as they may be punished by their parents/guardians or teachers
as they may be excluded from school in serious cases
Those involved in bullying behaviour often offer excuses like:
"We were just playing."
"It was just a carry-on."
"It was just a bit of fun."
Pupils must learn that excuses like these are totally unacceptable and that what they are doing is bullying.
Members of Teaching Staff
The members of staff play a central and essential role in the School’s campaign against Bullying.
They are the first point of contact for a victim of bullying.
They are the first point of contact in some cases for parents/guardians who notice something amiss
They provide counselling for both the victim of the bullying and the culprit.
They assess the seriousness of the bullying and refer serious cases to the Senior Management Team (SMT).
They should also be watchful at all times within their own classroom situations for signs of bullying.
General Guidelines/Procedures for Members of Teaching Staff
1. Unofficial/not logged
2. Referral to SMT
1. Referral to SMT
All parents/guardians should look out for the signs of bullying. These could include:
Reluctance of pupil to go to school
Changes in behaviour (moodiness, unhappiness)
Giving up on interests or hobbies
Action which parents/guardians can take if they think their child is bullied:
Gently question child about how they are doing at school, whether they are enjoying school, or have favourite subjects.
Contact a member of the SMT to discuss any worries or to alert the school about a possible problem.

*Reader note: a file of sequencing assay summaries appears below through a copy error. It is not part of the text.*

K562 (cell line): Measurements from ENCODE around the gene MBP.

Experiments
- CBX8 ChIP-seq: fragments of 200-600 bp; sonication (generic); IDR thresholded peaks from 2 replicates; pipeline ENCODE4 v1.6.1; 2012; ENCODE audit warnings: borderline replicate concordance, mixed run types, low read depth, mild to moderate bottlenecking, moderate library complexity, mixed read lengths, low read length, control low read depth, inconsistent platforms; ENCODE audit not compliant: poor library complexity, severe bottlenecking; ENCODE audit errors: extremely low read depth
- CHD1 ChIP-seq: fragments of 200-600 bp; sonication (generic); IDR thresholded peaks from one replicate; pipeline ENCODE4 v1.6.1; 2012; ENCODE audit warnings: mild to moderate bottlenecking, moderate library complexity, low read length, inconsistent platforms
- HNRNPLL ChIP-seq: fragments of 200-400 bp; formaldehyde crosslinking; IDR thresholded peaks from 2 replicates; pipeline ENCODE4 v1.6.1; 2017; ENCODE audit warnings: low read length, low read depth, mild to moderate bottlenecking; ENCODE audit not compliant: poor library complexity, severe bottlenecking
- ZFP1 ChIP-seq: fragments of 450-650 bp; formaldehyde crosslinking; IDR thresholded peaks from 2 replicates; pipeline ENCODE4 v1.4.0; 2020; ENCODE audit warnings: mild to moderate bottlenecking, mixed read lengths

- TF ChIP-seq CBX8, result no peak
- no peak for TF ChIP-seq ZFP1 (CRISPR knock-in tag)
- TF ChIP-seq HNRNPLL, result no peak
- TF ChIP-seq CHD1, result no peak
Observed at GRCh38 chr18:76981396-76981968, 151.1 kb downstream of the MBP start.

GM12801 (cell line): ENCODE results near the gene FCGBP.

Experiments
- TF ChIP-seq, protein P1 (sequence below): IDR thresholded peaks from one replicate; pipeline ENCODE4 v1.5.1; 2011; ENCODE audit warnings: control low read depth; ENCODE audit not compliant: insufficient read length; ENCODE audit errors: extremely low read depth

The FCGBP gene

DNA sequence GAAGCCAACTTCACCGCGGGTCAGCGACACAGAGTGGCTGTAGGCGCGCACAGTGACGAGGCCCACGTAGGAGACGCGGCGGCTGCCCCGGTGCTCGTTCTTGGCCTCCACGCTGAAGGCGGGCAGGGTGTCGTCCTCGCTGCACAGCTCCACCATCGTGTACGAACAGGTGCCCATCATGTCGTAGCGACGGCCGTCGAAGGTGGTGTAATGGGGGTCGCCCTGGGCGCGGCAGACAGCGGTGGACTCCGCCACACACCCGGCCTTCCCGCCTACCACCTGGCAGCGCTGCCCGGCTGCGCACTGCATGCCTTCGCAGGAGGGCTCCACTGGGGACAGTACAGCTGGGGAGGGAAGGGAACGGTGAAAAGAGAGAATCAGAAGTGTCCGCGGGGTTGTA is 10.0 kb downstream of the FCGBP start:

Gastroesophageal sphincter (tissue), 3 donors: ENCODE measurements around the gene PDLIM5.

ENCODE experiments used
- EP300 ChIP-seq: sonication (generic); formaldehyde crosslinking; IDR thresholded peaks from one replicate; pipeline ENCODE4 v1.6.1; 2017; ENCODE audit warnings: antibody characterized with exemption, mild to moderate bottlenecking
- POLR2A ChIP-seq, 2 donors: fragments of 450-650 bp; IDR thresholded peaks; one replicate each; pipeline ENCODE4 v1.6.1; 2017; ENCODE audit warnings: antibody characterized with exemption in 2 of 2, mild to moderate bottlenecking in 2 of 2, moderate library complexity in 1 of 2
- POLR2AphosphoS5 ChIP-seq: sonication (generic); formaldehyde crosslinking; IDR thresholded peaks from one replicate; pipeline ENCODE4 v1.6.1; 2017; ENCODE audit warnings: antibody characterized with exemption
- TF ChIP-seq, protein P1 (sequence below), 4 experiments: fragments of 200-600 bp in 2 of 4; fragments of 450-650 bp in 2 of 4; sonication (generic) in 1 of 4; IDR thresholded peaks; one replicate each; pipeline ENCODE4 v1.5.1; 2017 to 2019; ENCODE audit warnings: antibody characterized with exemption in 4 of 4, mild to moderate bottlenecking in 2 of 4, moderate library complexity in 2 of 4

Senior Management Team (SMT)
Action required of the SMT:
1. Play a leading role in promoting the School Policy against Bullying.
2. Investigate and take appropriate action on any reported cases of serious or persistent bullying.
This could involve:
Counselling the victim of bullying and the culprit
Involvement of the parents/guardians of both the victim of bullying and the culprit
Deciding on appropriate sanctions or punishment, including exclusion
Keeping a careful record of any incident of serious bullying and having a copy of this placed in the pupil files
Reporting the matter to the Police in very serious cases
Monitoring the success of the Anti-Bullying Policy
1. Pupils should set a good example to younger pupils by:
Trying to ensure that they personally do not bully anyone else, even "in fun"
Not making comments which could cause distress
Helping to discourage others from bullying
2. When they see or hear bullying, pupils could:
Comment that it is bullying and that bullying is wrong
Say that the person doing the bullying should be ashamed
Say that the bullying behaviour will be reported
Say that the person bullying will be in trouble if the teachers or parents find out
3. Pupils who are bullied should:
Talk to other people about it (pupils, teachers, parents or other adults)
Not feel guilty about being bullied—it is not their fault
Not feel guilty about reporting it—they may be preventing other pupils from being bullied by the same person
4. Pupils who realise that they have been bullying someone should:
Stop the bullying immediately
Discourage others who have been involved in the bullying
Resolve not to become involved in bullying again
Reassure the victim of bullying that the bullying has stopped
Ask for help if they find that they cannot stop bullying
Reviewed: October 2016
Next review October 2017